Spamtastic Recipe Contest Benefits Food Bank

by Lydia Saldana on July 13, 2016 in Food+Drink, Living Texas, Dallas/Fort Worth,
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Sometimes a plan just comes together. When Fort Worth’s venerated Casa Mañana theatre booked “Spamalot” for a recent run, the creative folks at the theatre and the Tarrant Area Food Bank cooked up a tasty and fun idea for a benefit. Why not stage a recipe contest and put together a cookbook with proceeds benefitting the food bank? The Spam Jam recipe contest, co-sponsored by the Star-Telegram, Casa Mañana and the Tarrant Area Food Bank was the result.

First there was a call for home recipes. A panel of local celebrity foodies, dubbed the “Knights of the Round Conference Table” were called together to test their bravery as they sampled a variety of culinary masterpieces featuring the canned meat delicacy. The winning chef was Pedro Ramirez of Grand Prairie, who wowed the judges with his creation of Spam Picadillo and Rice Stuffed Pepper.

Tarrant Area Food Bank executive director Bo Soderbergh flanked by Keith Buttons and Manny Vasquez. Courtesy photos
Tarrant Area Food Bank executive director Bo Soderbergh flanked by Keith Buttons and Manny Vasquez. Courtesy photos

Ramirez is a home cook who has participated in a few competitions, but this is the first time he actually cooked with Spam. With one leg of the competition under his belt, he advanced to the Ultimate Spam Jam Celebrity Cookoff where he competed with local chefs on the opening night of Spamalot at Casa Mañana. The contenders were Keith Hicks of Buttons, Billy Woodrich of Billy’s Oak Acres BBQ, Manny Vasquez of the Tarrant Area Food Bank Community Kitchen and Star-Telegram “Weekend Chef” Steve Wilson. The judges were theatre-goers who voted by donating a canned good to the food bank.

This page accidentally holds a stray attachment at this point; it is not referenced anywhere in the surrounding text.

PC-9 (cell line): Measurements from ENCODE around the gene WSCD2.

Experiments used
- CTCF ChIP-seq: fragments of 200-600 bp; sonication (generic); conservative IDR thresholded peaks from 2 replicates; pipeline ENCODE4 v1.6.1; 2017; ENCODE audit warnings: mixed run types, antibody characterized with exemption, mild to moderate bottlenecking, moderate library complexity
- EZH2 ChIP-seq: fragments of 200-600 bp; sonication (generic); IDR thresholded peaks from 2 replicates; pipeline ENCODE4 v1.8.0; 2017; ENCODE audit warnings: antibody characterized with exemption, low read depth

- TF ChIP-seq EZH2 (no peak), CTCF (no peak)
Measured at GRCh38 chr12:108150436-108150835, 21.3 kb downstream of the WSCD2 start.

The competition was fierce and many in the crowd were armed with Tums. But not Robert Joyner. He loves Spam and with good reason: he was a brand manager for Hormel for 37 years.

“We love to support community events like this,” said Joyner as he sampled one of the offerings. “More than 8 billion cans of Spam have been produced by Hormel since 1937 and I have to say it has never tasted as good as these offerings tonight!”

The winning dish.
One of the fancier dishes in the competition

Tarrant Area Food Bank executive director Bo Soderbergh was circulating through the crowd, watching with a grin as canned food donations piled up as people cast their votes for their favorite dish.

“We’re pleased to be partnering with Casa Mañana and the Star-Telegram,” said Soderbergh. “Its good food, big fun and it’s a way for the nonprofit community to collaborate across sectors.”

Ramirez’s Spam Picadillo was up against some formidable competition: Grilled Spam and Shrimp Ceviche by Chef Vasquez, Spam Musubi by Chef Wilson, Spam Fritters by Chef Woodrich, and Spambalaya by Chef Buttons. And the winner is: Chef Woodrich with his tasty spam fritters! Vasquez was disappointed not to win, but was glad to have participated. “It’s all in good fun for a very good cause,” he said.

Donations from the event resulted in 2,745 meals for Tarrant Area Food Bank recipients. And lucky for all you home chefs out there, the Fort Worth Star-Telegram has published a cookbook featuring recipes for all of these dishes along with the best recipes from readers. Proceeds from recipe book sales benefit the Tarrant Area Food Bank. You can find it at